Out Under The Rainbow
Have you ever looked into a person’s face and felt truly needed?
Sometimes, I look into the face of another person who definitely needs me in some way, but the need itself is unspoken, unfamiliar, uncomfortable—or out of tune with the time and place—and instead of addressing it, I move on to what’s next, feeling something like regret. Have you ever done this?
Recently I met a young woman who spoke about being openly bisexual and devoutly Christian in an unaccepting environment.
She talked about being cornered by those she had worshipped with, and she told me about the day they demanded an explanation from her: how could she be attracted to other women yet consider herself Christian? She didn’t have to tell me that she was afraid.
The preacher in me reared up, but this wasn’t the place for a sermon. I was honored to direct her attention to Believe Out Loud—where evangelicals, Catholics, progressives, mainliners, Unitarians and so many others are empowered to work for LGBTQ equality; where she would find an extraordinary space of welcome and faith; where perspectives drawn from many points under the rainbow paint what it means to be LGBT and made in God’s image, and that painting is vivid and beautiful. I hoped she’d tune in—hoped she’d receive the welcome of her faith together with her sexuality and begin to consider it a birthright. I hoped.
For two days afterward, my chest hurt and my ears rang with the young woman’s story—the preacher was fighting hard to get out.
And then, the same young woman stopped me to say hello. I looked into her face and saw the need there, but I couldn’t face it—couldn’t sing the song I needed to sing and she needed to hear, even though my inner reverend had been revved up for 48 hours, scaling the notes. My ears stopped ringing and my chest went hollow as I searched myself for guts and gusto. I didn’t find them that day, my second chance. I moved on to what was next, feeling something like regret.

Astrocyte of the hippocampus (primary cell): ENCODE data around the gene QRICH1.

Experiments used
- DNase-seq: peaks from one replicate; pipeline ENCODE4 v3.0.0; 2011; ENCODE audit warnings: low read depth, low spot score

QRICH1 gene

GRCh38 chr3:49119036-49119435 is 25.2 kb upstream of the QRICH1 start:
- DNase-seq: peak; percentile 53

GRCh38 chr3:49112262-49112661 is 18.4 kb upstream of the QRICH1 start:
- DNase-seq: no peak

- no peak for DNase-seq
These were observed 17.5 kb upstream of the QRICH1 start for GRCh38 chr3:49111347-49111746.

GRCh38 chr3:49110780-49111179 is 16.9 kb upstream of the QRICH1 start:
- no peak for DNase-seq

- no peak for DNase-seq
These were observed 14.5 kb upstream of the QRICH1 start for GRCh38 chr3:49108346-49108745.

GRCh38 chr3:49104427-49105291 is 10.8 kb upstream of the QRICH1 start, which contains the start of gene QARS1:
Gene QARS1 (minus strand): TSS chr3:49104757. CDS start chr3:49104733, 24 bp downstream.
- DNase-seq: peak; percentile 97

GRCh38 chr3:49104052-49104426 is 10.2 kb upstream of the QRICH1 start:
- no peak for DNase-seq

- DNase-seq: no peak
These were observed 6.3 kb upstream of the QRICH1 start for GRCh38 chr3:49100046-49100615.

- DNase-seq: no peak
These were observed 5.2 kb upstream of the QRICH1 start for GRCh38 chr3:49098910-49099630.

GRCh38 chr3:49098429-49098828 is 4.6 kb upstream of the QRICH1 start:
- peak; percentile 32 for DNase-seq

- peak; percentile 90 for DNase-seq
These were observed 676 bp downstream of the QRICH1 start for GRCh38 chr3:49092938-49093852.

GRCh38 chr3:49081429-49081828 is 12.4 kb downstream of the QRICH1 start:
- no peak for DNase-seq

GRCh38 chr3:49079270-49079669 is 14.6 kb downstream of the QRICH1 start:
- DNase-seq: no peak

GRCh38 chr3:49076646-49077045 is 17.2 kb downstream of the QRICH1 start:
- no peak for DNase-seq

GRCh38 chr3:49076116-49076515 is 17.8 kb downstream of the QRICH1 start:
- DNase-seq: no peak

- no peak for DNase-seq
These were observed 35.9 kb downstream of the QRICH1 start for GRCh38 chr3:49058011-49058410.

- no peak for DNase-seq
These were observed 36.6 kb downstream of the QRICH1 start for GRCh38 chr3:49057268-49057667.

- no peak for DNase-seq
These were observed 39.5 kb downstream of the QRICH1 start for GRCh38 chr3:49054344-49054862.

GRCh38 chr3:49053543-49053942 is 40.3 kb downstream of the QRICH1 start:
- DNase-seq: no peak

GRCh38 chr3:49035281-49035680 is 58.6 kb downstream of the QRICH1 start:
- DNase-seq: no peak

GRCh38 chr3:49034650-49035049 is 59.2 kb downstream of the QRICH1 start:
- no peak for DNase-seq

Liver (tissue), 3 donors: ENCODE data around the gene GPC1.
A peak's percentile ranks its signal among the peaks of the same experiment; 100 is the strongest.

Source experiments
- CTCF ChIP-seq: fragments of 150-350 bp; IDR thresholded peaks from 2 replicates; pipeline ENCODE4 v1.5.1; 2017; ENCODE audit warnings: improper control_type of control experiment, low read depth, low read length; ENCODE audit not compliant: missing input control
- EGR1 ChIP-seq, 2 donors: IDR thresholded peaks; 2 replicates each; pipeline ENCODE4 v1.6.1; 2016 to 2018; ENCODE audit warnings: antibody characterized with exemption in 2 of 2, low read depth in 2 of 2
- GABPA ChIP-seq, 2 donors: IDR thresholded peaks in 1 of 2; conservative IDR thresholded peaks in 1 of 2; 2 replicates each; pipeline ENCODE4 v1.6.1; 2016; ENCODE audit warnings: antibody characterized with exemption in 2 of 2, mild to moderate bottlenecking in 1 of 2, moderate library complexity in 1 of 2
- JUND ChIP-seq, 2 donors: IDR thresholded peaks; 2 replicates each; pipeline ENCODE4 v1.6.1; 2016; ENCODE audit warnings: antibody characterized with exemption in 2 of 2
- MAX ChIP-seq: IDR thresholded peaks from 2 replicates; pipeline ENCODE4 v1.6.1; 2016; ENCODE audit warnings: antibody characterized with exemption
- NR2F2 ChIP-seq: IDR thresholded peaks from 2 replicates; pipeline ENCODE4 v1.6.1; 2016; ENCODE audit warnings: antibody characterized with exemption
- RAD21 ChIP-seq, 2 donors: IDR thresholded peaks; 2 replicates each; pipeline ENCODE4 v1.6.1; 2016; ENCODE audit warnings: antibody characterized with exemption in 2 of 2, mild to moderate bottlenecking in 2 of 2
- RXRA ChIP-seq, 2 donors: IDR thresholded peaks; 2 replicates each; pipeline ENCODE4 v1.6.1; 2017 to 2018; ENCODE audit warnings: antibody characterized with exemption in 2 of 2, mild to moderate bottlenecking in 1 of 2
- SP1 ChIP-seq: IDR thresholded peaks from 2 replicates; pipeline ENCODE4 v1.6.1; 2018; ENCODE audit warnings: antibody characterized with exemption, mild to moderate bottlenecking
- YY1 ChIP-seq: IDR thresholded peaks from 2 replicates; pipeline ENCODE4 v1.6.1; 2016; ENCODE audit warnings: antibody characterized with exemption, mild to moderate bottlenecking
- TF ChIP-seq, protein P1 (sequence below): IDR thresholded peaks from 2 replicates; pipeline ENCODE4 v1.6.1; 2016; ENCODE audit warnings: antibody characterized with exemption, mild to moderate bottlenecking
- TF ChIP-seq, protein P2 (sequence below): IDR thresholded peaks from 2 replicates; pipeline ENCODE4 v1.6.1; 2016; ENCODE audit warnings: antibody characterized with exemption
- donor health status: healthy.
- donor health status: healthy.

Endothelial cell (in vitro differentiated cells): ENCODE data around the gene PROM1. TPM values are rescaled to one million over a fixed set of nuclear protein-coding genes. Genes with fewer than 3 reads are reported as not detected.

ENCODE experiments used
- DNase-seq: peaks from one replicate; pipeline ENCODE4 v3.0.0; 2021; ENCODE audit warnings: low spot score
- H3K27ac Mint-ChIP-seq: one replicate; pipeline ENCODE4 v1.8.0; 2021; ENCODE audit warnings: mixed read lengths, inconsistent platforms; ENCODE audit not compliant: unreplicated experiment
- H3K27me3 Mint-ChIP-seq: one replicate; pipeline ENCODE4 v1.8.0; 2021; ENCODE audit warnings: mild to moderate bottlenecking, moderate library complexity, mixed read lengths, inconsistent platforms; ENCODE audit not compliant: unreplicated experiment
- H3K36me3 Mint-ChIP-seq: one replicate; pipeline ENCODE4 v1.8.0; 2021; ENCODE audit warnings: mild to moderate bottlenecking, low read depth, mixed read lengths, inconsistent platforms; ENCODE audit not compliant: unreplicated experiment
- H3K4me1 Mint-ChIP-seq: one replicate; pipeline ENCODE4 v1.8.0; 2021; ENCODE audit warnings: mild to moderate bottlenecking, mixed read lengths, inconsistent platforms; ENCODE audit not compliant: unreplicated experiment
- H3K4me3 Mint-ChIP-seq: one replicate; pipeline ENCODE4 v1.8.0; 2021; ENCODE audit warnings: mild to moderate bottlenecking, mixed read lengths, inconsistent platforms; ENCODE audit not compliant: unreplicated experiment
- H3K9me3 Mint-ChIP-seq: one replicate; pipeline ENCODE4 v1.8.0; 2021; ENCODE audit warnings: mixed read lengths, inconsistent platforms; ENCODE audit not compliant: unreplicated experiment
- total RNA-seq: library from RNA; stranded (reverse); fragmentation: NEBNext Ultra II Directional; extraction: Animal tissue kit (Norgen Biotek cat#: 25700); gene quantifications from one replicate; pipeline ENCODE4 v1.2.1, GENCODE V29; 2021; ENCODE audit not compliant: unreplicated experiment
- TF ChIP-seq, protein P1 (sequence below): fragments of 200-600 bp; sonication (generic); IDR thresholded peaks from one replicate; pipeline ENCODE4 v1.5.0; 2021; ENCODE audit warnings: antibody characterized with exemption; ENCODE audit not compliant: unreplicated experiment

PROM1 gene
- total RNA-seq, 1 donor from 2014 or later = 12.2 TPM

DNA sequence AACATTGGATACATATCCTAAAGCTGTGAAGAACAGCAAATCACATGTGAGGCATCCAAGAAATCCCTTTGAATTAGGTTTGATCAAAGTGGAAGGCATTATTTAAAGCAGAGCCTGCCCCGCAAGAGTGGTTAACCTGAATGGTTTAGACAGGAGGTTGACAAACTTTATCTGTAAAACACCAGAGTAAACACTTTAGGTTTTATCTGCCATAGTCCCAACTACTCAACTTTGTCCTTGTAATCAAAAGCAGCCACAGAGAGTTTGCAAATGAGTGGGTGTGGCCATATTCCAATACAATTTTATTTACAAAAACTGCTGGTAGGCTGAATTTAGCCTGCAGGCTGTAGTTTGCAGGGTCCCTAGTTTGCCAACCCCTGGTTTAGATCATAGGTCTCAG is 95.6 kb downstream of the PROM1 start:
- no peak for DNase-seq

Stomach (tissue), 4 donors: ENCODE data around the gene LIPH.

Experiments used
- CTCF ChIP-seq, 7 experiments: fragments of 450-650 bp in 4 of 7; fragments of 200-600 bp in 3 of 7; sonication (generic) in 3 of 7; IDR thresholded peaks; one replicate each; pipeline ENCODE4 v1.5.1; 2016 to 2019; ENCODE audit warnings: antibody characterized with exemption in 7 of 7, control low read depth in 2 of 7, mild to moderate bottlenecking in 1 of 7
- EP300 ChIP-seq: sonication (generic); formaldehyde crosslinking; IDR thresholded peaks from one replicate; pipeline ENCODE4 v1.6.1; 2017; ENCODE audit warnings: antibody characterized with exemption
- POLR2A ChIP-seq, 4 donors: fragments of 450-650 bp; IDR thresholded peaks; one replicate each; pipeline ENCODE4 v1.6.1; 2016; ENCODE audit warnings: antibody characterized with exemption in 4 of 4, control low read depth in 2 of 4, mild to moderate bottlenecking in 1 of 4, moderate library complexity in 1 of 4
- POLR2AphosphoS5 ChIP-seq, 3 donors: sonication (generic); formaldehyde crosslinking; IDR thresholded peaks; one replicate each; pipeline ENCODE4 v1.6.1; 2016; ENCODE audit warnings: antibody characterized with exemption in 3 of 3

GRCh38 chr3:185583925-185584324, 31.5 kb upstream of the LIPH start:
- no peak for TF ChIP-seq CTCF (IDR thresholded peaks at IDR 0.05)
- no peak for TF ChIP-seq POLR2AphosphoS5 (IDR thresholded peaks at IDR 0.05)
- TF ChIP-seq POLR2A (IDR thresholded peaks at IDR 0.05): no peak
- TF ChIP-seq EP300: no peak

Today and until that Day when all people know each other and ourselves to be what we are—beloved as we are made under the rainbow of the holy promise and presence—the one articulated over and over again in our sacred stories, in our dancing, literature and music, in our best personal aspirations, in our irreducible inner light—today and until that Day, when I see need in the eyes of my queer sisters and brothers, I’m going to let that preacher come out, to believe out loud, even when it’s uncomfortable—even if nobody around has ever heard the tune.
How could those who deliberately refuse to love strangers and neighbors as themselves consider themselves Christian?
This is our challenge throughout the Bible (Lev 19:18, 34; Deut. 10:10; Matt 19:19, 22:39; Mark 12:28-34; Luke 10:27; Rom. 13:9-10; Gal. 5:14)? Our love is God’s love, and our love is God’s work—the work God desires, and the work God does (1 John 4:7-8). Nothing and nobody can separate us from God’s love (Rom. 8:38-39).
Anybody holding up the ultimate articulation of presence in all tenses that is God’s name (Ex. 3:14) has a special opportunity to get it that this rainbow thing is no accident. The flag we fly is holy, its borders transcend borders, its message is God’s own, as are we all, all of us—wanted, beloved as we are made, under the rainbow (Gen. 9:12-17).
Two words embrace the need I saw yet failed to meet in the young woman.
Two words preach the full sermon I’d write if I spent days pouring through clobber passages, translations, prayers—two words spoken sotto voce, the words my friends at Collegiate printed on our T-shirts for Pride, may they fly the rainbow in our hearts when we’re alone as much as when we’re with ones we love, when we’re held close as much as when we’re cornered and afraid, they are holy words, they are: Love. Period.
Photo by Angela Jimenez Photography
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